People Respond to Incentives: Lesson 34 Trillion

But still some people don’t learn. Consider recent events in Olympic Badminton:

Two South Korean pairs, a Chinese and an Indonesian team will be stripped of their place in the quarterfinals unless an appeal against the punishment is granted. All four teams were determined to have tried to lose their final matches in the women’s doubles group stage in order to secure a more favorable draw in the knockout round.

This led to truly ridiculous matches, which you can watch here. And honestly, I don’t blame them one bit. Part of winning is strategy and if you can (in part) control who your opponent is by losing in the short-term to have a better shot at winning in the long-term (i.e. winning the gold medal) why not do it? The format of the tournament was designed such that this strategy became the most likely to get teams to the medal stand:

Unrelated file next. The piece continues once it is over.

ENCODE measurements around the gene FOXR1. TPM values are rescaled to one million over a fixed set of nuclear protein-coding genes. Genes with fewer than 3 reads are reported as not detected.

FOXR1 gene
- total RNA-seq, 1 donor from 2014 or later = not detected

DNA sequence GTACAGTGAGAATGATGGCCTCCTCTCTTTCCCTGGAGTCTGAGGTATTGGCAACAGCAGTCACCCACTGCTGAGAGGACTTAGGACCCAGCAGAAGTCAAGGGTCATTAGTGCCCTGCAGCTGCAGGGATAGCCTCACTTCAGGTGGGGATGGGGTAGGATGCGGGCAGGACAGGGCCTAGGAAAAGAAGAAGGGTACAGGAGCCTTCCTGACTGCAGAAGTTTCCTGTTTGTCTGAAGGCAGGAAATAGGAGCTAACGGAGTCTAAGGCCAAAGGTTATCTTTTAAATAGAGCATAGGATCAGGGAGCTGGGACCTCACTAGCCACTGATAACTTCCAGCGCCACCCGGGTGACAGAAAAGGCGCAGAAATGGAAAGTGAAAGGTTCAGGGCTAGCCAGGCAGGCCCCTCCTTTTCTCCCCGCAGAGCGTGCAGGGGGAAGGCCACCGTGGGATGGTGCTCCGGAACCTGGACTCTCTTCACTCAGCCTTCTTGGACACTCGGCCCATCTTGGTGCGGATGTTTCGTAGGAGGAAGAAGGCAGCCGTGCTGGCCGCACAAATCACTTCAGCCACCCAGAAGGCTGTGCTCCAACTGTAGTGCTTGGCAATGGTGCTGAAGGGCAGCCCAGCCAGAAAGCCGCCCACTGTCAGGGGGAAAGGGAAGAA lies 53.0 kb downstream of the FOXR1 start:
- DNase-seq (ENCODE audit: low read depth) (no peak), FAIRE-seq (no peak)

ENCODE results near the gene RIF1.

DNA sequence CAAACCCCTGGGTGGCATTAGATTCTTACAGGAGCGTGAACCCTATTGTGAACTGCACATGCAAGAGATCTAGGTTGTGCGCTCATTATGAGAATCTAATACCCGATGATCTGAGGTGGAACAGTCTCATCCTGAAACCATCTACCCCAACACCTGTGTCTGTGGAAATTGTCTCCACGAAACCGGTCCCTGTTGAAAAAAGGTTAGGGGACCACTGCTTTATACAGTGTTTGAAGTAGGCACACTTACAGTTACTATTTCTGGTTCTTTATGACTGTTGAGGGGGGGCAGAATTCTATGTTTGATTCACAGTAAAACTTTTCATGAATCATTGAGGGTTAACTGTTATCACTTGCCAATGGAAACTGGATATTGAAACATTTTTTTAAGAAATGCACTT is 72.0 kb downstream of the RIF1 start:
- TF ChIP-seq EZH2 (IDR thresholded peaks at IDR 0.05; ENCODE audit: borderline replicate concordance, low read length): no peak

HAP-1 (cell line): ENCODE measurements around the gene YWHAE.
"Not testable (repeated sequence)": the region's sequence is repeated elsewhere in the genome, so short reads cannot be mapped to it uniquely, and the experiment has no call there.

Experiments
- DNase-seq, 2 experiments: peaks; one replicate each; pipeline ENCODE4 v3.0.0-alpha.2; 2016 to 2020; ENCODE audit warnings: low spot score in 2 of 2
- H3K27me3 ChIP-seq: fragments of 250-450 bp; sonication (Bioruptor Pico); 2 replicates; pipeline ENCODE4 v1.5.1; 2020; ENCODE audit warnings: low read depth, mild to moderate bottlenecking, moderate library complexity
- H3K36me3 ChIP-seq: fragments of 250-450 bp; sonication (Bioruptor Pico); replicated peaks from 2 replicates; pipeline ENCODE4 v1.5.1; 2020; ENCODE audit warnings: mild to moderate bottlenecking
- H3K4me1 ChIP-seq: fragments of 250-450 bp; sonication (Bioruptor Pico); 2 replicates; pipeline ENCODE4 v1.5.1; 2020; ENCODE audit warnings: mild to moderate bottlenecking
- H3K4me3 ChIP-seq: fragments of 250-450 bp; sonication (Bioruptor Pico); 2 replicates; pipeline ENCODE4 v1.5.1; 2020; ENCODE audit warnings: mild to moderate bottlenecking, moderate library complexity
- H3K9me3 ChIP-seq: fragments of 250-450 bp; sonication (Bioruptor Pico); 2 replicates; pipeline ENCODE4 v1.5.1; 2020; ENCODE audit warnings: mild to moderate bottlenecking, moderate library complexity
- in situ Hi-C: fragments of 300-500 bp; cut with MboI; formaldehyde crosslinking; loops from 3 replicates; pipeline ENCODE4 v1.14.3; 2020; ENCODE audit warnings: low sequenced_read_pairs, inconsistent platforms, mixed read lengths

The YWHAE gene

While the matches led to ugly scenes of players deliberately serving into the net while the Wembley Arena crowd booed and jeered, it is the organizers of this event who are responsible for allowing the tanking to happen in the first place. By implementing a controversial group system instead of a single-elimination format as used previously, Games chiefs left themselves open to the kind of nightmare that transpired late Tuesday.

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